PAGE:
Download as a PDFClick here for patient information


Hsieh JTC, Connolly SJ, McIntyre A, Townson AF, Short C, Mills P, Vu V, Benton B, Wolfe DL (2016). Spasticity Following Spinal Cord Injury. In Eng JJ, Teasell RW, Miller WC, Wolfe DL, Townson AF, Hsieh JTC, Connolly SJ, Loh E, Sproule S, McIntyre A, Querée M, editors. Spinal Cord Injury Rehabilitation Evidence. Version 6.0: p 1-135.

We would like to acknowledge previous contributors: Jo-Anne Aubut, Keith Sequeira, Jeffrey Blackmer.



Spasticity is traditionally defined as “[…] a motor disorder characterized by a velocity dependent increase in tonic stretch reflexes (muscle tone) with exaggerated tendon jerks, resulting from hyper-excitability of the stretch reflexes, as one component of the upper motoneuron syndrome” (Lance 1980). Spasticity is quite commonly confused with tremor, rigidity, clonus, dystonia and various movement disorders (i.e., athetoid, ballisms, and chorea). One of the earliest examples of this confusion is the term “spastic rigidity” used to refer to “excessive muscular contraction” first published in 1843 (Little WJ). Attempts to clarify this confusion have resulted in the most recent definition published by Pandyan et al. (2005) (adapted from Tardieau et al. 1954) as follows: “disordered sensori-motor control, resulting from an upper motor neuron lesion, presenting as intermittent or sustained involuntary activation of muscle”. This definition is intended to be more inclusive of clinical signs and symptoms of “spasticity” but has yet to be validated for clinical relevance.

Regardless of the definitions presented, each eludes to various inter-related components of the upper motor neurone syndrome (i.e., tone, clonus, spasms, spastic dystonia and co-contractions). Therefore, a thorough clinical assessment of spasticity should always be undertaken as follows (Kheder & Nair 2012): 1) differentiate spasticity from other causes of increased tone, 2) identify potential triggers, 3) measure spasticity, 4) assess spasticity’s impact on function, and 5) gather input from patients, caregivers, therapists and other rehabilitation professionals. Spasticity is not static and therefore, assessments should be done regularly and combined with establishing goals of treatment to make decisions regarding treatment strategy (Rekand et al. 2012).


Recent studies indicate that, besides changes in motoneuron activation (involuntary supraspinal descending inputs and inhibited spinal reflexes etc.), changes in muscle properties also contribute to the clinical appearance of limb spasticity and rigidity, which are frequently linked symptoms. In clinical practice, signs of exaggerated tendon tap reflexes associated with muscle hypertonia are generally thought to be responsible for spastic movement disorders. Therefore, most antispastic treatments are directed at the reduction of reflex activity. In recent years, researchers have noticed a discrepancy between spasticity as measured in the clinic and functional spastic movement disorders, which is primarily due to the different roles of reflexes in passive and active states, respectively. We now know that central motor lesions are associated with loss of supraspinal drive and defective use of afferent input with impaired behaviour of short-latency and long-latency reflexes. These changes lead to paresis and maladaptation of the movement pattern. Secondary changes in mechanical muscle fiber, collagen tissue, and tendon properties (e.g., loss of sarcomeres, subclinical contractures) result in spastic muscle tone, which in part compensates for paresis and allows functional movements on a simpler level of organisation. Antispastic drugs can accentuate paresis and therefore should be applied with caution in mobile patients (Dietz & Sinkjaer 2007).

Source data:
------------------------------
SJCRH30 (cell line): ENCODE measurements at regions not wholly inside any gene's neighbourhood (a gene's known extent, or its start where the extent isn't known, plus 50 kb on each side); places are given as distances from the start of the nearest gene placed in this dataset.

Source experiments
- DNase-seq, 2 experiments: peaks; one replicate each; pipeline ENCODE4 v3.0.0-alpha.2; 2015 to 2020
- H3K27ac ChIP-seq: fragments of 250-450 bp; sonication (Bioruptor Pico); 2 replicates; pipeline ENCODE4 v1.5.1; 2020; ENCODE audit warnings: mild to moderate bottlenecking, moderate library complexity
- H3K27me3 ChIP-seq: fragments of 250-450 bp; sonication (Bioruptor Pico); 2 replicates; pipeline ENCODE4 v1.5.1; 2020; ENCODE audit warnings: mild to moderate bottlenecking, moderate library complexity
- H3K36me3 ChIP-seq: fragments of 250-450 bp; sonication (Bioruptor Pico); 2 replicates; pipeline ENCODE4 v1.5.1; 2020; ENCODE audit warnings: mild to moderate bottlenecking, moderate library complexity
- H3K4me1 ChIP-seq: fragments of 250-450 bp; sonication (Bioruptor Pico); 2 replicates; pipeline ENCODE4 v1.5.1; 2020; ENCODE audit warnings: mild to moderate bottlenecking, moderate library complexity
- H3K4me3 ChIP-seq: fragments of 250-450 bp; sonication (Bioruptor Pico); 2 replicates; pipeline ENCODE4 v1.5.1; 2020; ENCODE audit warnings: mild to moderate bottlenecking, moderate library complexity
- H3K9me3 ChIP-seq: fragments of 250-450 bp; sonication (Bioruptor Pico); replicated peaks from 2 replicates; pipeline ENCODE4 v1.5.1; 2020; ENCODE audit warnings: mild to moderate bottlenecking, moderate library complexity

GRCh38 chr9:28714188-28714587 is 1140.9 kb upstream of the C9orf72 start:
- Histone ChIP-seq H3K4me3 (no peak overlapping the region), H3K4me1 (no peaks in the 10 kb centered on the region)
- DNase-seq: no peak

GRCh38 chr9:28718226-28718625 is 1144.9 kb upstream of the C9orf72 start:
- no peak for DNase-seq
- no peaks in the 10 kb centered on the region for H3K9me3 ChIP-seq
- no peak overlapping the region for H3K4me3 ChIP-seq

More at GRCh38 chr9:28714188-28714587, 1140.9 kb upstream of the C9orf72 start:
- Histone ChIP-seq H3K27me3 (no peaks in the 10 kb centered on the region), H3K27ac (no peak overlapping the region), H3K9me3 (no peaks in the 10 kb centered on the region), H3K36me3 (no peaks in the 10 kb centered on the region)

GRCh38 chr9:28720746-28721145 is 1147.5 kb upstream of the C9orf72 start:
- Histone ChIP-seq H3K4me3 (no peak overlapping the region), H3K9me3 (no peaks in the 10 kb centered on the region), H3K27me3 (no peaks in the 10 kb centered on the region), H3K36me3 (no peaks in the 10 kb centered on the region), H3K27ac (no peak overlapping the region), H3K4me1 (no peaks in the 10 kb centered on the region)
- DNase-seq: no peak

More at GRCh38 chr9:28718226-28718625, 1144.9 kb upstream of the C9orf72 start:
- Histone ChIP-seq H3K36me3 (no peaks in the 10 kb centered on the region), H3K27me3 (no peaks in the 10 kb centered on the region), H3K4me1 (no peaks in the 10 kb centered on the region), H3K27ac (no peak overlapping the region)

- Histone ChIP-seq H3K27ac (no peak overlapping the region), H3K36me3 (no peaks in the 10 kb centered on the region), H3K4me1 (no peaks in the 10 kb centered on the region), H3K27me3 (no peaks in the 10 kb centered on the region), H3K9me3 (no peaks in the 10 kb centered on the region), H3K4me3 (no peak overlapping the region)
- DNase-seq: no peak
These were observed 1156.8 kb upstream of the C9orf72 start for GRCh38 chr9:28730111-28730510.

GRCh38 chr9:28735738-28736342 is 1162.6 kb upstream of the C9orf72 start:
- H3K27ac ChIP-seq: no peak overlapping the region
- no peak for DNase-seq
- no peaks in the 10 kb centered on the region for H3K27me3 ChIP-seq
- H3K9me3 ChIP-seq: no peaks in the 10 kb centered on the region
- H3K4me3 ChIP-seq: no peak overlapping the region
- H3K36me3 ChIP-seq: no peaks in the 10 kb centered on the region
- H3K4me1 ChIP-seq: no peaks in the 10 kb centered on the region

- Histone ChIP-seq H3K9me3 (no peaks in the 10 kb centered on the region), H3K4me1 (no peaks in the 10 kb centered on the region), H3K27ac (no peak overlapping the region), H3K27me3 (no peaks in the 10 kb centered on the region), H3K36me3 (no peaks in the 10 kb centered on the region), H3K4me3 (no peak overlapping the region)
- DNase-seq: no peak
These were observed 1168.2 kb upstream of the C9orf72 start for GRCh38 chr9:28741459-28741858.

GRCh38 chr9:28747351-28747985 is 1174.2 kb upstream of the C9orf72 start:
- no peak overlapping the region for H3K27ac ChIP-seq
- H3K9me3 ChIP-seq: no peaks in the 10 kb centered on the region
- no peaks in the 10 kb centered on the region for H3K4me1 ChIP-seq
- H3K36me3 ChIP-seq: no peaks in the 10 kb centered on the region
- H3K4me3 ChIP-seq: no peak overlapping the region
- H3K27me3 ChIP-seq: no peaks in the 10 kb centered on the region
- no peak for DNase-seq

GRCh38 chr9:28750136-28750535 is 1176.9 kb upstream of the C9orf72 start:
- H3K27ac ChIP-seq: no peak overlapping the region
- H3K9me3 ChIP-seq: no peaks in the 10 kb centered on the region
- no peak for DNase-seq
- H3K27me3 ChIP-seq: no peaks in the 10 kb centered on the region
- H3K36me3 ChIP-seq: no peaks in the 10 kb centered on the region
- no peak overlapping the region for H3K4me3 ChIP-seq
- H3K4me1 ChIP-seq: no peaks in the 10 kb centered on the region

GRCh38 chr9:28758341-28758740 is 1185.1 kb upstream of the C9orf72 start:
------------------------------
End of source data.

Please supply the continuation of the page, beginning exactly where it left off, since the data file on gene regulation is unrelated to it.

Phadke et al. (2013) completed a review of articles published between 1989 and 2012 (n=24) using the EMBASE, CINAHL, and PEDro databases. The review examined the effect of triggers on spasticity. The authors found that the quality of the studies was moderate and included non-randomized trials, randomized trials with no effect and/or low study subject numbers or case reports. The authors found that factors increasing spasticity included pregnancy, posture, cold, circadian rhythm, and skin conditions as measured via objective clinical tests. Studies that relied on patient self-reports, revealed that bowel and bladder related issues, menstrual cycle, mental stress, and tight clothing were suspected to increase spasticity. There was no literature that reported on the increase in spasticity in response to heterotopic ossification, hemorrhoids, deep vein thrombosis, fever, sleep patterns and pain and conditions, even though these are thought to increase spasticity.


It has been estimated that 53% (Walter et al. 2002) to 78% (Adams & Hicks 2005; Maynard et al. 1990; Levi et al. 1995) of individuals report spasticity secondary to chronic SCI. Spasticity has been reported to be more frequent in cervical and incomplete injuries (Mumtaz et al. 2014). Approximately 41% (Levi et al. 1995) of individuals with spasticity secondary to SCI list it as one of the major medical obstacles to community and workplace re-integration (Canadian Paraplegic Association 1996). Although, spasticity is not typically thought to get worse with age and time, uncontrolled spasticity is thought to have an impact on emotional adaptation, dependency, secondary health problems and environmental integration (Krause 2007).

Determining Impact of Treatment

During initial inpatient rehabilition, spasticity that was not optimally managed was found to be, after pain and fatigue, a primary medical reason for increased length of stay (Dijkers & Zanca 2013; Hammond et al. 2013). Van Cooten et al. (2015) postulate that early, active rehabilitation would serve to reduce functional hindrance due to spasticity. Identification of specific spasticity components, during the subacute and chronic stages of SCI, that impact directly on gait, lower limb muscle function and activities of daily living could also be helpful in the refinement and customization of ongoing neurorehabilitation treatment strategies (Bravo-Esteban et al. 2013).

Spasticity in SCI varies with location and degree depending on the injury pathophysiology. Not all spasticity is bad and for this reason, an assessment of treatment goals must be considered with various management strategies and cost factors in mind. Sometimes, increased spasticity is beneficial for transfers and mobility, and the reduction of tone may negatively impact those activities of daily living. For example, in the acute rehabilitation setting, the absence of spasticity was an independent risk factor for the development of deep vein thrombosis (Do et al. 2013).